Century Marks

Century Marks

Two of a kind

President Obama chose former senator Chuck Hagel as his next secretary of defense because they both have an aversion to war, says journalist Bob Woodward. They both think that the U.S. intervention in Afghanistan was bungled and that the invasion of Iraq was unnecessary. Hagel thinks foreign policy should come from the White House, not the Defense Department. Hagel taught a course at Georgetown University called Re­defining Geopolitical Relation­ships. He believes that the Iraq war made Iran the strongest country in the region, and he worries that Iraq will become an Iranian satellite. A veteran of the Vietnam War, he contends that the U.S. needs to avoid massive land wars (Washington Post, January 27).

Humble laws

Traditional Islamic law made a distinction between Shari‘a (divine law) and fiqh (human articulation of that law). Islamic law is humble, holding that no human being can absolutely know God’s law (Shari‘a); it is also pluralistic, allowing for different interpretations. Premodern Islamic governments recognized this distinction and allowed for a variety of interpretations of fiqh, respecting different Islamic legal schools. The enactment of Shari‘a in Muslim-majority states today blurs this distinction. These Muslim states are a modern mutation owing much to the European nation-state model. Americans shouldn’t be concerned when Muslims want to live according to Shari‘a, for that doesn’t mean they want the state to rule by it (Asifa Quraishi-Landes, “Sharia and Diversity: Why Americans Are Missing the Point,” Institute for Social Policy and Understanding report).


Last October reporter Clare Morgana Gillis visited the northwest corner of Syria. The Free Syrian Army had recently pushed the Syrian regime’s forces out of the region, but it was still being shelled. Gillis found decimated forests, abandoned villages, unpicked olives weighing down their branches, apples rotting on the trees. One elderly farmer, waving two guns, said: “Nobody outside is hearing us. . . . People all through the Muslim world made demonstrations about this Muhammad video. This is junk! God will protect Muhammad--who is protecting us?” A Catholic priest in a mostly abandoned Christian village said: “This is not our war. It’s between Sunnis, Alawites and Shia. . . . Christians refuse to take arms—our weapon is to pray” (American Scholar, Web exclusive).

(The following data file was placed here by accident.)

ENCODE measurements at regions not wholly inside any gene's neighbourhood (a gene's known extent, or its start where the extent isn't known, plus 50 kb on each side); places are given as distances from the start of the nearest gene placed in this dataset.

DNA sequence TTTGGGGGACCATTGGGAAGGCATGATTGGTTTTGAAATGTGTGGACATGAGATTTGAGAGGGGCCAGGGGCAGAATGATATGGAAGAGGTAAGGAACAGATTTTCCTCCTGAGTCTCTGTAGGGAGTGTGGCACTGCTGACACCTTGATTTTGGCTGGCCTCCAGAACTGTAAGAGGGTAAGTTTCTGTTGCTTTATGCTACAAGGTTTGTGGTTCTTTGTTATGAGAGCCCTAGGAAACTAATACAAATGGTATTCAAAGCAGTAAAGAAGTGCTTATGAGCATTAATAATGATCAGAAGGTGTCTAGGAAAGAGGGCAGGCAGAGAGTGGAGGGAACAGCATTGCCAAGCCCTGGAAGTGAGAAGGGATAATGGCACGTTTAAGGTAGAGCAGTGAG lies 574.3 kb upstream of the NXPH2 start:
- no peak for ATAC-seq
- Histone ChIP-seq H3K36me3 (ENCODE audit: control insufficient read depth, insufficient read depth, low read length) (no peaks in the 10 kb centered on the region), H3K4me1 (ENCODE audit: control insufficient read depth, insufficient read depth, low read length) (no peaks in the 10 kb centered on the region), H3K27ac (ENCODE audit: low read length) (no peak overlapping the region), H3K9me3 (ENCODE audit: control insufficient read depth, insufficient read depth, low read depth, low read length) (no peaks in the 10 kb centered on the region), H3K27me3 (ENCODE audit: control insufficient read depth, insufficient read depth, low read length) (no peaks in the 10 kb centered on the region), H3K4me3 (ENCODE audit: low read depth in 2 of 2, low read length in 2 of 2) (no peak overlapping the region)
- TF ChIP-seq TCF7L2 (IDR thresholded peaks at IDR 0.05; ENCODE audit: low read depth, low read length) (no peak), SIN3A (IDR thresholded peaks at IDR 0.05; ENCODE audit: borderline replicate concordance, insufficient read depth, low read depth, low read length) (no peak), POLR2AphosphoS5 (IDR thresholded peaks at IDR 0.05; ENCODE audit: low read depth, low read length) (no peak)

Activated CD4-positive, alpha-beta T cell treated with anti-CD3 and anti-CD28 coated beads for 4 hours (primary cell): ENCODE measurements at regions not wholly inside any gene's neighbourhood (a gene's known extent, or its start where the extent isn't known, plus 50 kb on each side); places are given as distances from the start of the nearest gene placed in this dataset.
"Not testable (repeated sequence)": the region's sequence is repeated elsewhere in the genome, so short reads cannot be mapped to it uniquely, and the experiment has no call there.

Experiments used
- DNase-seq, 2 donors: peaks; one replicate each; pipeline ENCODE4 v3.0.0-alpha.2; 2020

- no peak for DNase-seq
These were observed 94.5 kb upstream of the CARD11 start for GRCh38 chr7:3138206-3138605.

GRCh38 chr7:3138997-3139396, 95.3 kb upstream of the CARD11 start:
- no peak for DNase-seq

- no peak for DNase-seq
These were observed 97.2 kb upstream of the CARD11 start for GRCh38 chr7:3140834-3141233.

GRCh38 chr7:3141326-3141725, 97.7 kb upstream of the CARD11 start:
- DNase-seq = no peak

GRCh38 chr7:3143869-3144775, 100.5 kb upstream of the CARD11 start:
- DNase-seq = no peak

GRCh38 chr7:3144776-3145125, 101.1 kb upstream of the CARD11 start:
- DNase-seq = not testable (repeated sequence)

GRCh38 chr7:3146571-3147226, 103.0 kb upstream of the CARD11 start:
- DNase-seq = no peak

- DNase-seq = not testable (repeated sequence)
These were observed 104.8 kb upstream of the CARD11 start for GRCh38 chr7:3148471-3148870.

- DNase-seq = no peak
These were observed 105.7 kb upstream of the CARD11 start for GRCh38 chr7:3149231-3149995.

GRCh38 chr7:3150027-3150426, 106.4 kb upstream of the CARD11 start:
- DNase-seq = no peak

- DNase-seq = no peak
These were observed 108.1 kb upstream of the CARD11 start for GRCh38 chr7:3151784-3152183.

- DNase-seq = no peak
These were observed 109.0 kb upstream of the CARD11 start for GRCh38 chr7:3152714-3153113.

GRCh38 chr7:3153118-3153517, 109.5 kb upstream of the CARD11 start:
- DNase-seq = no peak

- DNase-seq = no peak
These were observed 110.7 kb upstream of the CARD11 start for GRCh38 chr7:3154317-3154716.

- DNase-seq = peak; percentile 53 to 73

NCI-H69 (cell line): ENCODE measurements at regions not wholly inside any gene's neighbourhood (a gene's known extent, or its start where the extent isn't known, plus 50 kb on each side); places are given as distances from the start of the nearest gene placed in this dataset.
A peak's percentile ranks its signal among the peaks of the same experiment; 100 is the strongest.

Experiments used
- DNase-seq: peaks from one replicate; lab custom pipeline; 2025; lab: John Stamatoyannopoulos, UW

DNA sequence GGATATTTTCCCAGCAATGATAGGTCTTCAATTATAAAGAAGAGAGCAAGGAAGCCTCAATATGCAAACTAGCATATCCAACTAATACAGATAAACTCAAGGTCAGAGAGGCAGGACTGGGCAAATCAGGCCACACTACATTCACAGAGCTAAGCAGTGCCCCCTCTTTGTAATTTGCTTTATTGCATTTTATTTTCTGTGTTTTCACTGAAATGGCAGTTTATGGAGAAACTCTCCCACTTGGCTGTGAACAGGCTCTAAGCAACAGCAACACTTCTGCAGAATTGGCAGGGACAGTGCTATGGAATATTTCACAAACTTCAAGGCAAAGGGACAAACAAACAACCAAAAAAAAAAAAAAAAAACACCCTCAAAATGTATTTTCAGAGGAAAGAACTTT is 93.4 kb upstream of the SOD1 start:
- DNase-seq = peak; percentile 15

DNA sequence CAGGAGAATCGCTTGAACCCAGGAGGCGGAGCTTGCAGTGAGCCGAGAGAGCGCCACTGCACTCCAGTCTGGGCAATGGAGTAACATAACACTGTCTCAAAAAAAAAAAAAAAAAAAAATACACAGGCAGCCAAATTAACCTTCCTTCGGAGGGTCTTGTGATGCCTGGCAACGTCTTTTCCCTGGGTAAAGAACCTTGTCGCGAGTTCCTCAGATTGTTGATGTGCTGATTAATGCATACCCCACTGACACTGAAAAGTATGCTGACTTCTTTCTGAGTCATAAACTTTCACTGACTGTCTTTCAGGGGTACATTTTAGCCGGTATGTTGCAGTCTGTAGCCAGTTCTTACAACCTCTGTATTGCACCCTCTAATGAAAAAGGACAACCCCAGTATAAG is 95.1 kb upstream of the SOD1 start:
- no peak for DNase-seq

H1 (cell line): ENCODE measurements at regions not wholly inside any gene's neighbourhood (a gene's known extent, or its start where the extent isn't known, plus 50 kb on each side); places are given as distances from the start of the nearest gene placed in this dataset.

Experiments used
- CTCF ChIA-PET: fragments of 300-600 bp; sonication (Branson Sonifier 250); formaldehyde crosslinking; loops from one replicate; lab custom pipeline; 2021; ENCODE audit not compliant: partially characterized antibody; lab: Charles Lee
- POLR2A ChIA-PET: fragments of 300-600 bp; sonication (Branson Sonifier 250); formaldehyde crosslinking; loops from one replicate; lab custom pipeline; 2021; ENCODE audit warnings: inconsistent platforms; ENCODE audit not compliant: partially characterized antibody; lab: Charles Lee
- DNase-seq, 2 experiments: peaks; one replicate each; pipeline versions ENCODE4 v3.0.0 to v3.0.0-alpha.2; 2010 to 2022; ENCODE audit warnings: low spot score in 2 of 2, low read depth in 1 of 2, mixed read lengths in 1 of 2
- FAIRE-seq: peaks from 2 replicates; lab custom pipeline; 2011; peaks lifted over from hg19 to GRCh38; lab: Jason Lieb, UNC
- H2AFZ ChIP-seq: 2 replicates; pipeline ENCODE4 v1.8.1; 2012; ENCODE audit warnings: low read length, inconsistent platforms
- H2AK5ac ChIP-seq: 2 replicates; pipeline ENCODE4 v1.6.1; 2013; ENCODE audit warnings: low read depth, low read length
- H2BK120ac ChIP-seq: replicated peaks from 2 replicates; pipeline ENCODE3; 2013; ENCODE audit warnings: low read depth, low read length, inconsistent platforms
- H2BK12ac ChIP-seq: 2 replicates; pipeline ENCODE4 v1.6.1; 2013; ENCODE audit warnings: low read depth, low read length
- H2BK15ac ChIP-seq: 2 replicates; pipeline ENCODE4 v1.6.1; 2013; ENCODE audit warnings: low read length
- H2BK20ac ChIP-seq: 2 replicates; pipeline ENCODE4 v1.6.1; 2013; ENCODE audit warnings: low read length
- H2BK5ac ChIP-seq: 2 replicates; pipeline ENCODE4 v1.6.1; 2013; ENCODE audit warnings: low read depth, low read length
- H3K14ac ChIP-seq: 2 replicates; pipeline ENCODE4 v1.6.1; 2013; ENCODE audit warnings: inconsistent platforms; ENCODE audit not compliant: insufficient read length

Mission creep

Historically Americans tended to be suspicious of standing armies, preferring instead to use temporary militias. It was not until World War II that a standing army was established, with some dissent. Robert Taft, a Republican senator from Ohio, predicted accurately in May 1941 that if the United States were to enter the war, it would have “to maintain a police force perpetually in Germany and throughout Europe.” A permanent Department of Defense wasn’t established until after the war. Now the U.S. not only has a standing army, it has perpetual war, argues Jill Lepore—war perpetuated by what President Eisenhower called the military-industrial complex. Lockheed Martin alone has annual defense contracts of about $30 billion and spends $15 million a year on lobbying and campaign contributions (New Yorker, January 28).

Not just for clergy

The Academy of Parish Clergy 2013 Book of the Year Award goes to Why Did Jesus, Moses, the Buddha, and Mohammed Cross the Road? Christian Identity in a Multi-Faith World, by Brian D. McLaren (Jericho). The Reference Book of the Year Award goes to The New Testament: A Historical and Theological Intro­duction, by Donald A. Hagner (Baker Academic). The Top Ten Books for Parish Ministry published in 2012 are: Sara Gaston Barton, A Woman Called: Piecing Together the Ministry Puzzle (Leafwood Publishers); Diana Butler Bass, Chris­tianity after Religion: The End of Church and the Birth of a New Spiritual Awakening (HarperOne); John Swinton, Dementia: Living in the Mem­ories of God (Eerd­mans); Gregory L. Hunt, Leading Con­gre­gations through Crisis (Chalice); Fred Craddock, Dale Goldsmith and Joy V. Goldsmith, Speak­ing of Dying: Recovering the Church’s Voice in the Face of Death (Brazos); Lauren F. Winner, Still: Notes on a Mid-Faith Crisis (HarperOne); John Dominic Crossan, The Power of Parable: How Fiction by Jesus Became Fiction about Jesus (HarperOne); Edward J. Blum and Paul Harvey, The Color of Christ: The Son of God and the Saga of Race in America (University of North Carolina Press); Frederick Dale Bruner, The Gospel of John: A Com­mentary (Eerd­mans); Justin Lee, Torn: Rescuing the Gospel from the Gays-vs.-Christians Debate (Jericho).